All about cycling in the Netherlands
Leeuwarden has very different types of infrastructure for different types of streets. When I filmed rush hour at two locations in the city last month, the end result seems to be of two entirely different places with entirely different transport views. In reality, however, these two locations are very close to each other. This only emphasises that the Dutch build specific types of infrastructure, tailor-made for specific locations. There is an array of possible solutions and each can and will be used for the location it suits best.
So let’s look at the two rush hours in Leeuwarden that I filmed on two consecutive mornings before the meetings of the Winter Cycling Congress started.
This first video was recorded in the historic city centre, inside the ring formed by the old city moat. This area has quaint little brick paved streets, lined with brick houses that could be hundreds of years old. The crossroads here has been designed as ‘shared space’. This densely built mediaeval street pattern doesn’t lend itself well to car traffic. After trying in the 1960s and 1970s to adapt such streets to ‘modern’ traffic, the Dutch realised in the 1980s and 1990s that that was impossible without damaging the fabric of the cities beyond recognition.
So they decided that this was clearly not the way forward. Subsequently many cities closed their historic city centres to motor traffic almost completely. This is also the case in Leeuwarden and a very quiet crossroads could now be built. They call it ‘shared space’ here, but it reminded me of similar examples in Utrecht and ʼs-Hertogenbosch where we don’t call it that.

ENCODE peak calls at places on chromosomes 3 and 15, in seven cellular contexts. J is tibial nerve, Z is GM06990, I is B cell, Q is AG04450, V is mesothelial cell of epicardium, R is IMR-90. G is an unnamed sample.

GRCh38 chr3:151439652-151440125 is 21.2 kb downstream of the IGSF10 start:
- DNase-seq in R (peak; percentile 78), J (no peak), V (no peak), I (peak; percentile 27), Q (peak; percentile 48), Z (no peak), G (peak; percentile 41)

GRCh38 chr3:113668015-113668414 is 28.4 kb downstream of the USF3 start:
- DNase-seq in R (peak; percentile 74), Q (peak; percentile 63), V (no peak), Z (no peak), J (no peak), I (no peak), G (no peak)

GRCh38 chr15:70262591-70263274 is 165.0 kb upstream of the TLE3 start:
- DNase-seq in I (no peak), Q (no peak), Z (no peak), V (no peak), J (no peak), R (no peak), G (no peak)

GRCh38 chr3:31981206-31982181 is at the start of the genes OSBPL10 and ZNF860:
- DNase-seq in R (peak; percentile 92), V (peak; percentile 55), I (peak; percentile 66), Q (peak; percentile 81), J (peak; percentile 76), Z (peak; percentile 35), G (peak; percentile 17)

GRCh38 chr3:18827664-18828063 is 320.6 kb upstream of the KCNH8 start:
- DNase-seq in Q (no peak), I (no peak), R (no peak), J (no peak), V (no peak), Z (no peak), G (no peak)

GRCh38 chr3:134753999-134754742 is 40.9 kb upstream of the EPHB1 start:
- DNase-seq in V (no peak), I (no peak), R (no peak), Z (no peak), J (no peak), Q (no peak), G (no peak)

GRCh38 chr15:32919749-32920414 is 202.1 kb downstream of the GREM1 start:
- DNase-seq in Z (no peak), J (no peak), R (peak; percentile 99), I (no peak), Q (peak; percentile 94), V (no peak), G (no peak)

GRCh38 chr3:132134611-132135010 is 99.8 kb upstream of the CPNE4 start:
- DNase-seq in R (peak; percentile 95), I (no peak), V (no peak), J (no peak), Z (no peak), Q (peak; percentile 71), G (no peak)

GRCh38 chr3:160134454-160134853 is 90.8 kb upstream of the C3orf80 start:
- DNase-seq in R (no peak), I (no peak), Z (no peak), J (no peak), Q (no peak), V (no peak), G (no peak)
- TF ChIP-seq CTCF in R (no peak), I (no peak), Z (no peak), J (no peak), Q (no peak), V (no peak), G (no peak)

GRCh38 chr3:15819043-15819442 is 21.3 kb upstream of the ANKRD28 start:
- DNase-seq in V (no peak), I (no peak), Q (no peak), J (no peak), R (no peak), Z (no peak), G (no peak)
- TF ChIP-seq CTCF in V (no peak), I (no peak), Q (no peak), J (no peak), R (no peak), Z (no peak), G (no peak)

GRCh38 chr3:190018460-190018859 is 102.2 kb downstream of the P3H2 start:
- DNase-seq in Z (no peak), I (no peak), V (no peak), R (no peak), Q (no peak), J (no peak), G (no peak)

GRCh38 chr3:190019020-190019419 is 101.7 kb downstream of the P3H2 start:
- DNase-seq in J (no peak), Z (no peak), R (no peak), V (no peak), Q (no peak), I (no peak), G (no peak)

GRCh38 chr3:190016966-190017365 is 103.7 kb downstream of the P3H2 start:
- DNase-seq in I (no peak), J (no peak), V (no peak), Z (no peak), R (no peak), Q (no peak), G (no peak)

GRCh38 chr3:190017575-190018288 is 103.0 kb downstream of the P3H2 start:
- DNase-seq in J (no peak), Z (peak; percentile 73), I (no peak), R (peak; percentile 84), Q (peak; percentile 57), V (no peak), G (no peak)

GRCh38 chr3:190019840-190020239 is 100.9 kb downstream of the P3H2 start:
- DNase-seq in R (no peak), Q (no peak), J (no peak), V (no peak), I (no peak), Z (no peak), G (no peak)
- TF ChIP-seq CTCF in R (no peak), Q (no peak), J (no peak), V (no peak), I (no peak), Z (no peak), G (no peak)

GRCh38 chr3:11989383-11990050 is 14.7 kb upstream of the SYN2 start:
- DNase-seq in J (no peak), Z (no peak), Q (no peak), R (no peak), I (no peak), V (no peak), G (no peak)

To be able to also reach these city centres by car, to get to shopping streets and other end destinations such as restaurants, cinemas and theatres, city councils created larger through roads just outside these people’s areas.
The second video shows such a large road just outside the city centre at the point where it is crossed by a main cycle route. The two situations could hardly be more different. That means the design solutions of the infrastructure for both locations are also very different, and perhaps most important: they could not be interchanged. Traffic lights in the car-free city centre would be ridiculous and giving the signalised intersection a ‘shared space’ treatment would be equally ridiculous.
The four-arm crossroads in the traffic calmed city centre seems to work as ‘shared space’ because private motorised traffic can only traverse the junction. Two of the four arms cannot be used by private motorised traffic (we only see a few delivery vans using that street) and the other two (left to right in most of the images) are only used by traffic going from the ring-road around the city centre to a parking garage inside that city centre. So this is much more about traffic calming than it is about sharing. The video shows only 12 cars and hundreds of people cycling. Only with those ratios ‘shared space’ can really work. The number of children cycling to school (this video was recorded shortly after 8 in the morning) and the appearance of a handcycle at this location (at 1:16) shows that this is generally considered a safe place.
Cycle Rush Hour in the old – mostly car-free – city centre